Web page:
Similar to a ring in a ring exchange, the mangalsutra is a necklace that the groom will tie around the bride’s neck to symbolize that she is a married woman. Another quickly moving part of the Hindu wedding ceremony, it’s important to position each shooter ahead of time. You will need to capture the groom tying the necklace as well as the reaction shots of family on the mandap.
For this part of the ceremony, the bride and groom will recite vows based in Hindu tradition, and between each vow, they will kick a small stone (or betel nut) off a pile of rice. Rather than kicking the stone/nut, they might just briefly place their big toe on top of it. Flex your Indian wedding photography skills and use a wide angle zoom lens to capture multiple perspectives as the action unfolds.
11. Hindu Wedding Ceremony Kansar Bhakshan
During the Kansar, or exchange of sweets, the groom will feed his bride sweets, a symbolic gesture to represent the couple sharing their first meal. This moment typically leads to a candid display of laughter and affection. Anticipate the action based on where the couple is seated, and position yourself to capture those candid moments.
12. Ring Exchange
Whether shooting a Hindu wedding ceremony or any wedding ceremony in general, we recommend covering the ring exchange with two shooters. The lead and second shooters should stand in a stacked position, one with a wide angle (24-70mm) and the other with a tighter angle (70-200mm).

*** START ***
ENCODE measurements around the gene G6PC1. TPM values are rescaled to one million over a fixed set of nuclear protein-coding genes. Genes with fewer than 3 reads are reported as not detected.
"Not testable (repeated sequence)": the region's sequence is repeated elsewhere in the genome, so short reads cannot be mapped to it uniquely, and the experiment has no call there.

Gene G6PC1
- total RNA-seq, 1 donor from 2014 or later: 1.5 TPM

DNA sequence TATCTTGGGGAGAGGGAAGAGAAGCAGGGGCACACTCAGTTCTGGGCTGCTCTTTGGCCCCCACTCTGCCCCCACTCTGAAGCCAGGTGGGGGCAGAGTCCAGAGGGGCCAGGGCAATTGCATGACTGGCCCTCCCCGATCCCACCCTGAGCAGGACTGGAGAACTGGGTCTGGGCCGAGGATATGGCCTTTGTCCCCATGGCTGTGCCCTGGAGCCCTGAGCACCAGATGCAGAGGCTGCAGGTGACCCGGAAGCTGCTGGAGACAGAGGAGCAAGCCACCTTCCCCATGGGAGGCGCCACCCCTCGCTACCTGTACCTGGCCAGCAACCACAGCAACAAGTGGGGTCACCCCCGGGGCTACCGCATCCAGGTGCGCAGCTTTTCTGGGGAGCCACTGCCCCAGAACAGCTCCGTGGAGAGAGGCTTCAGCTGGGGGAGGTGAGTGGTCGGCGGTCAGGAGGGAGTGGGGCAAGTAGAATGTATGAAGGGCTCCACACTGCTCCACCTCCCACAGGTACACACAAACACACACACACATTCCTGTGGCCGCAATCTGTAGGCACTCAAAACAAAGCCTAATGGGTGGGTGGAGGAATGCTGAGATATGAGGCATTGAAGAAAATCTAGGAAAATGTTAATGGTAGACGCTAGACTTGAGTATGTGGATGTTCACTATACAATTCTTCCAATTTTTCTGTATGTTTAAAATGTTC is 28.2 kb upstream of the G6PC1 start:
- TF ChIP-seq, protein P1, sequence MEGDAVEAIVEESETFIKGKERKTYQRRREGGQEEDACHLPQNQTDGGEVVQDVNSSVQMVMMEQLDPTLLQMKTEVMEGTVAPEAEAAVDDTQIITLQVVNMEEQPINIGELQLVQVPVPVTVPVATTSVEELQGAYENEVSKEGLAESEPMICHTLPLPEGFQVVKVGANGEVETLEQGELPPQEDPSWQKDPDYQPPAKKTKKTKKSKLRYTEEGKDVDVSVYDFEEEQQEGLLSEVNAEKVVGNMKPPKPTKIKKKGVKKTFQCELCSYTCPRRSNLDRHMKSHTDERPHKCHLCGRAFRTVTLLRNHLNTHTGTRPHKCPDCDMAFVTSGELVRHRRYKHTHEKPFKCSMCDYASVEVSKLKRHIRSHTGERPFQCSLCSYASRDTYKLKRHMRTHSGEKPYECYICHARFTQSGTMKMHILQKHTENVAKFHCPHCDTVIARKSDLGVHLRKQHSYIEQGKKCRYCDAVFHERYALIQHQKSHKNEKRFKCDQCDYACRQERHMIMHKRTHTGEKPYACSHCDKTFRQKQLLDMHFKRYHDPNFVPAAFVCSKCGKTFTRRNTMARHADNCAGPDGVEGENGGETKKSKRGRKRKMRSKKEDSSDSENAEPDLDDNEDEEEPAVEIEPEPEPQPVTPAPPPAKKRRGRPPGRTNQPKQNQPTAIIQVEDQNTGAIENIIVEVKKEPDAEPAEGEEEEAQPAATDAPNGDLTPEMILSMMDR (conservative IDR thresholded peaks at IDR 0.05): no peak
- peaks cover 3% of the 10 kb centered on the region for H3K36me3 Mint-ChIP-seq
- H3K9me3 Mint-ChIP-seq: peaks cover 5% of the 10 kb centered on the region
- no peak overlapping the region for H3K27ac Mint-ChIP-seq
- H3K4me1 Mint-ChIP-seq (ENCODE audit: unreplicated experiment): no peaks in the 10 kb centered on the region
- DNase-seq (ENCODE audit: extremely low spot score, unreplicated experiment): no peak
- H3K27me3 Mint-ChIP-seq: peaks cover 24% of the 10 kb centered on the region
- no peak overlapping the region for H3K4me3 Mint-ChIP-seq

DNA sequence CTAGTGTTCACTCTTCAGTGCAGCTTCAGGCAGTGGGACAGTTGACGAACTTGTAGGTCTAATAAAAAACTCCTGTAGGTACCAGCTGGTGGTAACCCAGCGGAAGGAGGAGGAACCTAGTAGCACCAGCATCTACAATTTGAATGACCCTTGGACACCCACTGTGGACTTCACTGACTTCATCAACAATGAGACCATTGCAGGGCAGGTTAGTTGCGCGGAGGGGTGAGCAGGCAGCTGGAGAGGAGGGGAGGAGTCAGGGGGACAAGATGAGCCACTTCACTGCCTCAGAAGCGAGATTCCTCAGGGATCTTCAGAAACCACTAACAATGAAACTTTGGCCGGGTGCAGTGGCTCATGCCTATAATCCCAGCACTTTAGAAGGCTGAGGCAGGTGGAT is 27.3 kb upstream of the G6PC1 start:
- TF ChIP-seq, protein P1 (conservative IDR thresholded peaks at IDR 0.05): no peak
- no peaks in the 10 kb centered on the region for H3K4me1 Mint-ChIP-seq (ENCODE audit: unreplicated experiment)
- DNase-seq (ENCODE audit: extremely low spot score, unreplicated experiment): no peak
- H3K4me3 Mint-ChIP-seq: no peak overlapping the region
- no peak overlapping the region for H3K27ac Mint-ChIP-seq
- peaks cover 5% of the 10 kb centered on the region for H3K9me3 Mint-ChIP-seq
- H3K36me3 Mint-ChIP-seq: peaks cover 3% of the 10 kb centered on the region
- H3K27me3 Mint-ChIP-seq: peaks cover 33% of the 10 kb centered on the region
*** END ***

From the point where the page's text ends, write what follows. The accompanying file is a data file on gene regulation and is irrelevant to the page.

There will be plenty to capture during the blessings as the bride and groom touch their parents’ feet or embrace in a hug to show respect before receiving blessings and concluding the Hindu wedding ceremony.
14. Hindu Wedding Ceremony Recessional
Unlike in other cultural ceremonies, there’s a good chance the groom’s shoes will have been stolen by members of the bride’s family. The groom will have removed his shoes earlier in the ceremony, during the milni, because shoes are not allowed on the mandap. The bride’s family members steal the shoes to earn a reward for returning them. It’s tradition!
The negotiation to return the shoes will usually precede the recessional, which is then covered in a traditional manner, regardless of culture.
Friends and family, specifically the bride’s parents, will gather with the couple to wish them farewell as they depart the ceremony site. This moment symbolizes the bride starting a new life and leaving her family to go live with her new husband. Vidaais tend to be quite emotional and offer photographers a great opportunity to capture emotional moments as the couple and guests part ways.
Hindu Wedding Ceremony | Conclusion
We hope you found this Indian wedding photography guide for Hindu wedding ceremonies helpful. Studying the tips above and making general preparations should allow you to succeed in this unique and fantastic genre.